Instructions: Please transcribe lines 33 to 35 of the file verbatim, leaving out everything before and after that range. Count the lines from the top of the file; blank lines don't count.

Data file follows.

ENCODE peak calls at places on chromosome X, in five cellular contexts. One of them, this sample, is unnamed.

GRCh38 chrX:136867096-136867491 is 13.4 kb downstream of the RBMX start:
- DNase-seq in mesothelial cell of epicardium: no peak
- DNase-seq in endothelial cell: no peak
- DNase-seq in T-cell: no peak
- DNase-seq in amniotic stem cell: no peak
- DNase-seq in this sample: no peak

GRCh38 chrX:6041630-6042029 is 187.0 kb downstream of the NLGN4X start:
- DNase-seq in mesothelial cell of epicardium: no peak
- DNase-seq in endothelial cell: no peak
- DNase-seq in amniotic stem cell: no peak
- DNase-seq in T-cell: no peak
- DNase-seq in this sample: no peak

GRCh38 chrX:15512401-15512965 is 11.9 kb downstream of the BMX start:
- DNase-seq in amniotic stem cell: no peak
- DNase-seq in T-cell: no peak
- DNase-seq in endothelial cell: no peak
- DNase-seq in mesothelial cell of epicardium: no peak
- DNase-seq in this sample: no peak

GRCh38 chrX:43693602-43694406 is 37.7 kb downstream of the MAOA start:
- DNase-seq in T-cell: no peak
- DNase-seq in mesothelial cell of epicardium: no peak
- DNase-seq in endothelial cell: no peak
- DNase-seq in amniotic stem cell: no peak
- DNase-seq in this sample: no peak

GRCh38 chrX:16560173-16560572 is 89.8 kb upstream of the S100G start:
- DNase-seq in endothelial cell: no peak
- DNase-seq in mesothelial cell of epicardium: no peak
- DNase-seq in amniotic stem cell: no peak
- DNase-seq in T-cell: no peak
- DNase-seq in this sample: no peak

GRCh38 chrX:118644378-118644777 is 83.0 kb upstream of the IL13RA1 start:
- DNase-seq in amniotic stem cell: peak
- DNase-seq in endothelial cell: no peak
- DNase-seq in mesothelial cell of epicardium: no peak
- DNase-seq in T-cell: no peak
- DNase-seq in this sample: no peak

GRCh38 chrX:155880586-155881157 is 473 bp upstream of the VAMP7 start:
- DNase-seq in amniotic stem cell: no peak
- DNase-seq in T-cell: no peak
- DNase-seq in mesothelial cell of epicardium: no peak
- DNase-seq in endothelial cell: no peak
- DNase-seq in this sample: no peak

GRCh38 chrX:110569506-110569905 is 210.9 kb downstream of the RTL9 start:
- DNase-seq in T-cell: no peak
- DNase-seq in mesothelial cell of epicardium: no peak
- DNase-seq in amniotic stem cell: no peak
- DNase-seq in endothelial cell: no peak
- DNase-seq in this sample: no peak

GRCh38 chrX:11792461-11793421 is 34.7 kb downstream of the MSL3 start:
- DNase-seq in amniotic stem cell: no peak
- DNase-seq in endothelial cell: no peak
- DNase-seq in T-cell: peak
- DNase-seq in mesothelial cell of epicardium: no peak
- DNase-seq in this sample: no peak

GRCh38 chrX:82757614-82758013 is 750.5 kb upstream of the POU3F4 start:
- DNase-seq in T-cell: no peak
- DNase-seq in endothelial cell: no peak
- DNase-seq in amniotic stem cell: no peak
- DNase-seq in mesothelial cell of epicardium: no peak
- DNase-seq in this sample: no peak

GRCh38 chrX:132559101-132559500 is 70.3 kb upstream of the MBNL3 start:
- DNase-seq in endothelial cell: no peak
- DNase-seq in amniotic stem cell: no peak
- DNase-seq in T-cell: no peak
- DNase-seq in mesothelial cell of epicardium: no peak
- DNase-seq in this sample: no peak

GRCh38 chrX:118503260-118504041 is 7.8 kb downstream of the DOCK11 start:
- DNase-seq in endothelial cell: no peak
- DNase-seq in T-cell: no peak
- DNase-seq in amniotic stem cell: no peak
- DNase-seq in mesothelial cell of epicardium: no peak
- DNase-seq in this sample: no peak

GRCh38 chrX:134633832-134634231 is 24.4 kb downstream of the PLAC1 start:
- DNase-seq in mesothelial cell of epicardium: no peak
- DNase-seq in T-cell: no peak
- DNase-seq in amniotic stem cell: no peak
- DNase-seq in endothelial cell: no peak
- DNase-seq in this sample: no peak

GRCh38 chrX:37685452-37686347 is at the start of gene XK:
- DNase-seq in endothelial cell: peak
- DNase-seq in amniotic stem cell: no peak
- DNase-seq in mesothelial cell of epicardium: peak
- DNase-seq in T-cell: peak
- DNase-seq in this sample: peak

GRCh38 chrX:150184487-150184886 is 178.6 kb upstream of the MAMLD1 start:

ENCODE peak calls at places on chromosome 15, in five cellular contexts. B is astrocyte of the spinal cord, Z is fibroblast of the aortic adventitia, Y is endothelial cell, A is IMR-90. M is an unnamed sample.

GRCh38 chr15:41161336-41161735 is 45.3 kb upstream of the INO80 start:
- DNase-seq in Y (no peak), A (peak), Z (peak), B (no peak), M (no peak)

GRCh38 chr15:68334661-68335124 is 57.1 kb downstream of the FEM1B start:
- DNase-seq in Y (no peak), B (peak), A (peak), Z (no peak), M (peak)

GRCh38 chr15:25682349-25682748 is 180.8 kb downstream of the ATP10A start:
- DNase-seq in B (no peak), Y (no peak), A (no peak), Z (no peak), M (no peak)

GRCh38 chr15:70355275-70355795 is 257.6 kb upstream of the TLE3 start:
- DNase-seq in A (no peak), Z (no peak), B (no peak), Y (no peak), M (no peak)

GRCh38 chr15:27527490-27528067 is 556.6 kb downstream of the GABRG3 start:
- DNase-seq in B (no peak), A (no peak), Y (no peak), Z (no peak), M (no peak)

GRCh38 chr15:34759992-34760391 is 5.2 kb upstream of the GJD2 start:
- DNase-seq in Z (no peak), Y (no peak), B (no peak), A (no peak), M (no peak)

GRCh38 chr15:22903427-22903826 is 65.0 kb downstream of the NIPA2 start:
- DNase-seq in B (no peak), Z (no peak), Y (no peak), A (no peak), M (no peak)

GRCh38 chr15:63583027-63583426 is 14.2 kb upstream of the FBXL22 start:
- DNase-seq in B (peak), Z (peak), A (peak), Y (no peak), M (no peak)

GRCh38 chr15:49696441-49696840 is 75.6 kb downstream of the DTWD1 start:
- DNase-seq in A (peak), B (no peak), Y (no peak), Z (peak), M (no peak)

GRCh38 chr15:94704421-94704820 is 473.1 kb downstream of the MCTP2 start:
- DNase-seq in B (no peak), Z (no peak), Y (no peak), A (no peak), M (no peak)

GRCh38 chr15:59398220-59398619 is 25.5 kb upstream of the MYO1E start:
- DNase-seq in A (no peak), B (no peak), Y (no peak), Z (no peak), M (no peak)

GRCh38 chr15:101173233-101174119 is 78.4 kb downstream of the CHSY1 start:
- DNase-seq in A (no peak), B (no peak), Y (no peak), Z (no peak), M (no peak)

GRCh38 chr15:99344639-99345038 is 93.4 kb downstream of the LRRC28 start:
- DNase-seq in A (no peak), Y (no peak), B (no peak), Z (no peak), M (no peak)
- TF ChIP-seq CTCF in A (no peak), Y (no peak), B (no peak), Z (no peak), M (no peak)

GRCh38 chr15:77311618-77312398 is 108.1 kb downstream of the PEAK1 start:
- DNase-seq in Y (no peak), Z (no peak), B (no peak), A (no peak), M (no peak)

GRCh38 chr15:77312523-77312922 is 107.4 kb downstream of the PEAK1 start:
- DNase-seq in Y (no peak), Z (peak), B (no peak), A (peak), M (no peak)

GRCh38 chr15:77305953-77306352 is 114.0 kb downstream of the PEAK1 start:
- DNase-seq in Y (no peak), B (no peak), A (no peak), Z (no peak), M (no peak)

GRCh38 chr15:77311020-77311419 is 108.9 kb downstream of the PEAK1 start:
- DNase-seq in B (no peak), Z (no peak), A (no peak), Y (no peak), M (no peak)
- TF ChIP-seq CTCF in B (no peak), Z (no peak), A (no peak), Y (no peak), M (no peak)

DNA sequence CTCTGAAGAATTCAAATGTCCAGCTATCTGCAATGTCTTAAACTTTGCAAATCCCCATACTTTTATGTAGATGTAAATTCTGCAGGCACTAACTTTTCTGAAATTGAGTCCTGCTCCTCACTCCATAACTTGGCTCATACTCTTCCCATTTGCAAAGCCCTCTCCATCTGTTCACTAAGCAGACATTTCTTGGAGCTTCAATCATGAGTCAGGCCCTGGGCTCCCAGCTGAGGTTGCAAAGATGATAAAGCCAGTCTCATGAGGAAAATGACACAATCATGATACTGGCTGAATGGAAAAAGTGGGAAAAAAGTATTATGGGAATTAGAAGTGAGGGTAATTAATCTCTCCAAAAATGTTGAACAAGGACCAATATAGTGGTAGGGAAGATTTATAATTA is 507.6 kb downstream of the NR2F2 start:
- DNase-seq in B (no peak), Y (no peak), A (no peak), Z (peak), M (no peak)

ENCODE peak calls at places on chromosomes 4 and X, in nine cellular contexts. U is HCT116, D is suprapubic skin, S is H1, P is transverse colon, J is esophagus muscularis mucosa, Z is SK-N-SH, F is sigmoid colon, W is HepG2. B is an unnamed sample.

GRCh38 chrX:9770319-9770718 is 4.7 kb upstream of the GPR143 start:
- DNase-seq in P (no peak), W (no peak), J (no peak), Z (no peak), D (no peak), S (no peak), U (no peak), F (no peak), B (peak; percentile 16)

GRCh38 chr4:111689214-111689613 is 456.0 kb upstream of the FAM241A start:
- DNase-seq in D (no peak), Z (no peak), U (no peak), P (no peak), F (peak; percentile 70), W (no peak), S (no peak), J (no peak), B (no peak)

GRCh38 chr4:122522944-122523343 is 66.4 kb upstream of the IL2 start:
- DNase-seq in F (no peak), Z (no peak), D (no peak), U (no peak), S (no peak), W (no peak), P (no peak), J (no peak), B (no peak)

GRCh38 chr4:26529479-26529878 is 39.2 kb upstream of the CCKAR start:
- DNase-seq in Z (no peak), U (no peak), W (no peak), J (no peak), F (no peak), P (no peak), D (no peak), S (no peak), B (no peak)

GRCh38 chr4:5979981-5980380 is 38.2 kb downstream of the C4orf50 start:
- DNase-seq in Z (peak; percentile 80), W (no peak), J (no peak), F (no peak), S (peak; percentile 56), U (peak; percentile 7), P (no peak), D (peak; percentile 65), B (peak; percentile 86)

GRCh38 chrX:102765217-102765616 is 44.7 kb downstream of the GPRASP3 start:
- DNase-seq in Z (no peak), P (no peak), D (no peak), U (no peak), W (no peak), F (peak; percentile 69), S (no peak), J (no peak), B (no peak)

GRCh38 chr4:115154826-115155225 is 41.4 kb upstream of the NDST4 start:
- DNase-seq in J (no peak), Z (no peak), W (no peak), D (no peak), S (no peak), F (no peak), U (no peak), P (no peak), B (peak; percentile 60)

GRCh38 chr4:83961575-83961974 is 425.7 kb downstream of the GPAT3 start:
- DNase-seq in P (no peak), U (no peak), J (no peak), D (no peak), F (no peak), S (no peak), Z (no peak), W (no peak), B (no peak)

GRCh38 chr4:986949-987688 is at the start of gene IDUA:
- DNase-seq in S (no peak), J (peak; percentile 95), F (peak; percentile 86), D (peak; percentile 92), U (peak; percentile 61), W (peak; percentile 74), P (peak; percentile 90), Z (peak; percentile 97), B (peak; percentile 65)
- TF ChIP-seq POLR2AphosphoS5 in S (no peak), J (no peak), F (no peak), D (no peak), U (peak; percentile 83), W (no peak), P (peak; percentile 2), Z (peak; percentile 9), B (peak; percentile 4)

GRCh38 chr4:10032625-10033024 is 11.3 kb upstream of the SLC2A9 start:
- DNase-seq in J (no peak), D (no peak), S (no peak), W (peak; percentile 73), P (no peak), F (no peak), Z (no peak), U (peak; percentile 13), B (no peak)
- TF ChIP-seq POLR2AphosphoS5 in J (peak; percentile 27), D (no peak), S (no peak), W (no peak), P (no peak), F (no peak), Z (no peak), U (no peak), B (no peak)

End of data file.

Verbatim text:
- DNase-seq in amniotic stem cell: peak
- DNase-seq in endothelial cell: no peak
- DNase-seq in mesothelial cell of epicardium: no peak